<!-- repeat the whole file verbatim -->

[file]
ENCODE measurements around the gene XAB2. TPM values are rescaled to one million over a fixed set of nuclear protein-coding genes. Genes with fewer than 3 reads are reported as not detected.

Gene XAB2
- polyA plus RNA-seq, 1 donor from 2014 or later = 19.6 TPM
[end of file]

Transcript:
ENCODE measurements around the gene XAB2. TPM values are rescaled to one million over a fixed set of nuclear protein-coding genes. Genes with fewer than 3 reads are reported as not detected.

Gene XAB2
- polyA plus RNA-seq, 1 donor from 2014 or later = 19.6 TPM